Galen was like a kid in a candy store while on our tour of the cemetery. After the tour was complete we started for one of the watchtowers, as was tradition. But right before we left the cemetery Galen turned to my buddy Jeff and asked, "Isn't something strange supposed to happen now?"

Jeff, who was no stranger to the occurrences of Loon Lake, said in a calm dry voice, "Just wait and see."

I can still remember the cavalcade of us clowns slowly making its way to the watchtower by marching through the dark woods while whistling that song from the movie 'The Bridge on the River Kwai.' As we approached the tower we could make out a couple of strangers that were already on top of the tower. The man yelled down at us and made a comment that we were loud enough to wake the dead.

We laughed and started to climb the stairs. As everyone began to climb, Galen stopped at the first step and had a strange look on his face. I asked if he was all right and he quickly snapped out of his funk and said he was OK. We joined the others who by now were engaged in a conversation with the couple that were already at the tower.

It was the usual type of conversation, Where are you from? Do you know so and so? It turned out that the couple was from nearby Jackson, Minn. and the pair were longtime friends out for the night.

The guy all of a sudden asked if any of us knew this one kid from Jackson. Of course none of our group did, but as it turns out Galen was also from Jackson. During our conversation with the mysterious couple, Galen was hanging out by himself in the corner of the watchtower.

He suddenly walked over to the group and said that he knew the kid the man had referred too. "Ya, I know him," Galen said. "He's my half-brother," he continued.

The man quickly straightened up and replied, "Are you Galen?"

Then he added, "Let me see your hand."

Galen was missing a couple of fingers on one of his hands due to a childhood accident. Upon hearing the man's request Galen extended his hand and the man grabbed it to give it a closer inspection. He held if for a long time and then started to shake Galen's hand.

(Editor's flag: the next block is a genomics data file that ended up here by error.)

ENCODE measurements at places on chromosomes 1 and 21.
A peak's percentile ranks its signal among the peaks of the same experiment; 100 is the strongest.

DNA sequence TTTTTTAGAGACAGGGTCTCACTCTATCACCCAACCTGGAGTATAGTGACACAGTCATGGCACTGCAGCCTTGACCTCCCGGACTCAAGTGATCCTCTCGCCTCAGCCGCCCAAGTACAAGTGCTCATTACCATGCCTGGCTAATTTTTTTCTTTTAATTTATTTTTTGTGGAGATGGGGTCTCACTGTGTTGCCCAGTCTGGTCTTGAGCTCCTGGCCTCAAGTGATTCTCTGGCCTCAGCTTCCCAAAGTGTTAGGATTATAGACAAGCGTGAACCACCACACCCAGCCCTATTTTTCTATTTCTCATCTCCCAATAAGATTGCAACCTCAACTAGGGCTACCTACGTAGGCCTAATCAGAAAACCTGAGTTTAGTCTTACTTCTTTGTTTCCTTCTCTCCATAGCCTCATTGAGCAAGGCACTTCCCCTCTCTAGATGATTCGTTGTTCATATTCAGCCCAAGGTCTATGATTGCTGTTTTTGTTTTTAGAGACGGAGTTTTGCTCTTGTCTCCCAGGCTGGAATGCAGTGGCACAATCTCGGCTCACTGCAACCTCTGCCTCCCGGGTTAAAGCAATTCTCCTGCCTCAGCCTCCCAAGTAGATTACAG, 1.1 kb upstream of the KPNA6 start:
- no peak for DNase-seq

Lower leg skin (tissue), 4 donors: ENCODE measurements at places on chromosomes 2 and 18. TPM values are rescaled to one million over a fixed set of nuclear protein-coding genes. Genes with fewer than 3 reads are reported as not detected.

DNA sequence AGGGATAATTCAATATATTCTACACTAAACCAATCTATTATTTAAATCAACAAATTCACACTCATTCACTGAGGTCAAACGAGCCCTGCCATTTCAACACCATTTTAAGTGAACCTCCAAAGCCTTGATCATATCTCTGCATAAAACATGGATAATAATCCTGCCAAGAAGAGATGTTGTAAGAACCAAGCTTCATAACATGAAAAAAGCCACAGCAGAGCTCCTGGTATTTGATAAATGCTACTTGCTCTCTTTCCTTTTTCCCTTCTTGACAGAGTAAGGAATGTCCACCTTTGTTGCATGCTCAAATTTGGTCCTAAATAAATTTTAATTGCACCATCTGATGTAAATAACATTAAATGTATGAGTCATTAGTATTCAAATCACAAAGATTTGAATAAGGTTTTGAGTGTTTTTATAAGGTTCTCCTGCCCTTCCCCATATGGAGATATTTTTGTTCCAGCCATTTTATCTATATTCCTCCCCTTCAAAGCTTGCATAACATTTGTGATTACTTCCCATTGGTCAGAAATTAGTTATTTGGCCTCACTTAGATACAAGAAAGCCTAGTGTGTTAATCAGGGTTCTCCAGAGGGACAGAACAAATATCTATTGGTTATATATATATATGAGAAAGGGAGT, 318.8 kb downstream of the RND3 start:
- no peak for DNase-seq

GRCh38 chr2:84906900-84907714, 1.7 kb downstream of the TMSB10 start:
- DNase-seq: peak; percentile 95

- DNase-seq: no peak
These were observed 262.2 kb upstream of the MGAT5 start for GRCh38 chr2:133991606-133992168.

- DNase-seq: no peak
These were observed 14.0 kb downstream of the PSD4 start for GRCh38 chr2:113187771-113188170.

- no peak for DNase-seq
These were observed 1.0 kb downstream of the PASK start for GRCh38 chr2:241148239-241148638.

He then said, "I don't know how to tell you this but I'm your dad."

Things got real quiet after that and the only sound any one could make was, "No way!"

The man then asked Galen if he would like to go and have a talk and the two of them headed out into the woods.

They were gone for what seemed to be a long time. During their absence the man's friend told us that he had recently moved back to Minnesota and always wanted to reconnect with his son that he had not seen since he was a child but was to afraid to make that leap after so much time.

Galen and his father had a long talk and shortly thereafter began their relationship anew. Galen soon got to know the rest of his father's side of the family and that night began filling a hole in his life that he lived with since childhood.

Sadly, the years slowly passed by and I lost touch with Galen, along with many of my friends from those years. But every time I've told this story I can't help but think, what are the odds?

What if I never bought that book? What if we went to Loon Lake the night before? What if Galen's dad never went out that night?

So maybe that's why I'm so excited about seeing my old friends again. I know we will be sharing this story and many more during our reunion, but the best part is that we will be making new memories.

And who knows what will happen this time?

Mike Leckband
From the Midway